General News

Residents will pay 2.83 per cent more in taxes

December 14, 2017   ·   0 Comments

By Bill Rea
There were a few last-minute changes, but none of them impacted on the final figures.
Caledon Council Tuesday night ratified basically the same budget it had approved last week in committee. It calls for a blended property tax increase of 2.83 per cent, which means the bill for at the average Caledon home assessed at $554,000 will be increasing by $134.61 next year.
One of the changes dealt with the efforts of Bolton resident Tony Rosa and other arts groups around town to get support for an arts centre in Caledon. He made a delegation to council Tuesday, expressing disappointment, but not surprise, that the budget doesn’t contain funds for such an effort. He said he has been working on this for three years, and he expressed his desire to go before Council in April with a reworked proposal involving partnerships with businesses and non-profit agencies. He added he has been approached by a Bolton family named Nicolini willing to partner.
“I’m not prepared to put three years of work on the back burner,” he told councillors, as he was seeking their approval for exploring the options. “This can’t only be my voice. It needs to be a team approach.”
Council eventually supported Rosa’s efforts to explore a partnership opportunity with the Nicolini family, as well as with other potential partners.
Councillor Barb Shaughnessy thought the tax increase was too high, and made unsuccessful attempts to get two items removed.
One was a $477,800 proposed expenditure for the new community centre in Southfields Village. Town staff said this represents one-third of the net annualized operating costs for the facility.
But Shaughnessy said some of her constituents had the idea that people are going to be hired to staff a facility that doesn’t yet exist.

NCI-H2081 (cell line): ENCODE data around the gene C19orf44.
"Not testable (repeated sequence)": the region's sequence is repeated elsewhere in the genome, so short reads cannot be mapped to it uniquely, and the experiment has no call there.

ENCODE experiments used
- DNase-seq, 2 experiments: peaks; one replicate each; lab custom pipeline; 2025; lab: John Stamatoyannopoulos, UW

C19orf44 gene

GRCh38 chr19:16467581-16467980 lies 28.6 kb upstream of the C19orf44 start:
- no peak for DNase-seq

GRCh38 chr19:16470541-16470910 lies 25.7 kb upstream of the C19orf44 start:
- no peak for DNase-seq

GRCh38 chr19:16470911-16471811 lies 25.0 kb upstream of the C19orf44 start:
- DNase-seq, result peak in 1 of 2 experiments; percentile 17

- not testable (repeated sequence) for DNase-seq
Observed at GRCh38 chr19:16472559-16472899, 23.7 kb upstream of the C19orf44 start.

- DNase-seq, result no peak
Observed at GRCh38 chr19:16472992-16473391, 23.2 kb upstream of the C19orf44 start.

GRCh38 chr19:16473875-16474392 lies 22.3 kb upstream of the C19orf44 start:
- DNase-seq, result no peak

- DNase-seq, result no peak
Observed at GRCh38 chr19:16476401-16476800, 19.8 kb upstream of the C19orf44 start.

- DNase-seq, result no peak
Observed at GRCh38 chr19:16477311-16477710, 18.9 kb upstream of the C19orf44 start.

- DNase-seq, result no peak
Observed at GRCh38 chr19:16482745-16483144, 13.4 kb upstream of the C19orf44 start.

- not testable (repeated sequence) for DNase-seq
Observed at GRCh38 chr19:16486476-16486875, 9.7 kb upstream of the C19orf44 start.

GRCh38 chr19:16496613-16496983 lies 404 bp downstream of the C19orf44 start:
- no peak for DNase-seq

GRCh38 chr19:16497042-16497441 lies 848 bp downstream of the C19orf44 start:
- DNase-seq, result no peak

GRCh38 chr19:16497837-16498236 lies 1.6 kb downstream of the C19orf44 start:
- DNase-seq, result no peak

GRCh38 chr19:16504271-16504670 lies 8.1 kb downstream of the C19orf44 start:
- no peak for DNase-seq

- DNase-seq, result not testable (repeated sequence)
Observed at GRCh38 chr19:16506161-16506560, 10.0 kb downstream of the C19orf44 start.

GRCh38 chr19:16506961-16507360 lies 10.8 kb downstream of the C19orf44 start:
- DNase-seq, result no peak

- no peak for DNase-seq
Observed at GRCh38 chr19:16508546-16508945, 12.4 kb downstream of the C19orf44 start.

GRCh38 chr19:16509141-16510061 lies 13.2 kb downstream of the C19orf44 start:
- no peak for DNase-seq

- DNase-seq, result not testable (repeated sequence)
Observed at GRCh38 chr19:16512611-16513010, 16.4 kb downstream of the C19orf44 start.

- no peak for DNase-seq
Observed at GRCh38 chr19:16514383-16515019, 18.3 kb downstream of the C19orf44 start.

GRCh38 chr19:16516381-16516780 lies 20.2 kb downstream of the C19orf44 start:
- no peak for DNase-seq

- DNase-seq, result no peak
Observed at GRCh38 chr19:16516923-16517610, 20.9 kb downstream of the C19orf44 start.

But Councillor Rob Mezzapelli countered that staff had explained a total cost of $1.36 million was being spread over three years.
“It was very clearly laid out,” he said, adding it will avoid having an additional expense imposed on the new council that will be elected next fall.
Mayor Allan Thompson added not annualizing the cost will mean an automatic two per cent increase for the new council to deal with.
Shaughnessy said she had no problem with setting money aside, but said the way it was explained to residents gave them the wrong idea.
Shaughnessy also wanted an expenditure of a little more than $62,000 dropped. It will cover a customer service administrator in the recreation Support Services Division. She was concerned this was going to be for the new Southfields facility, but General Manager of Community Services Peggy Tollett told her the position will be dealing with all recreation facilities.
Councillor Nick deBoer was able to get his colleagues to go along with asking the Town’s library board to provide an update on the Wireless Internet Hotspots program by the end of June. He said that will come at no cost to the Town.
The increase in the Town’s share of taxes is going to be 5.97 per cent, but the total hike will only be 2.83 per cent, once the increase in Peel Region’s portion is factored in. That’s based on the assumption there will be no change in the rates charged for education, and that won’t be known for sure until the spring.
There were concerns that the 5.97 per cent hike was too high.
Shaughnessy said her residents in Ward 1 won’t like it.
“They’re not getting anything,” she declared.
She had tried at committee to get $100,000 committed to a Caledon Village Highway 10 Corridor Land Use and Transportation Feasibility Study, and she reiterated Tuesday that it’s badly needed.
“It’s a very divided council,” Shaughnessy charged, adding she can see a tax revolt coming.
Councillor Annette Groves also had trouble with the increase to the Town’s share, pointing out there are people who are struggling and would have trouble handling such a hike.
But the other councillors all supported it.
“I think it’s a very fair budget,” Thompson said, considering the pressures that have been imposed on the town, such as the increase in the minimum wage and the changes to grants coming from the Province. “We covered off the needs to handle the growth coming forward.”

         

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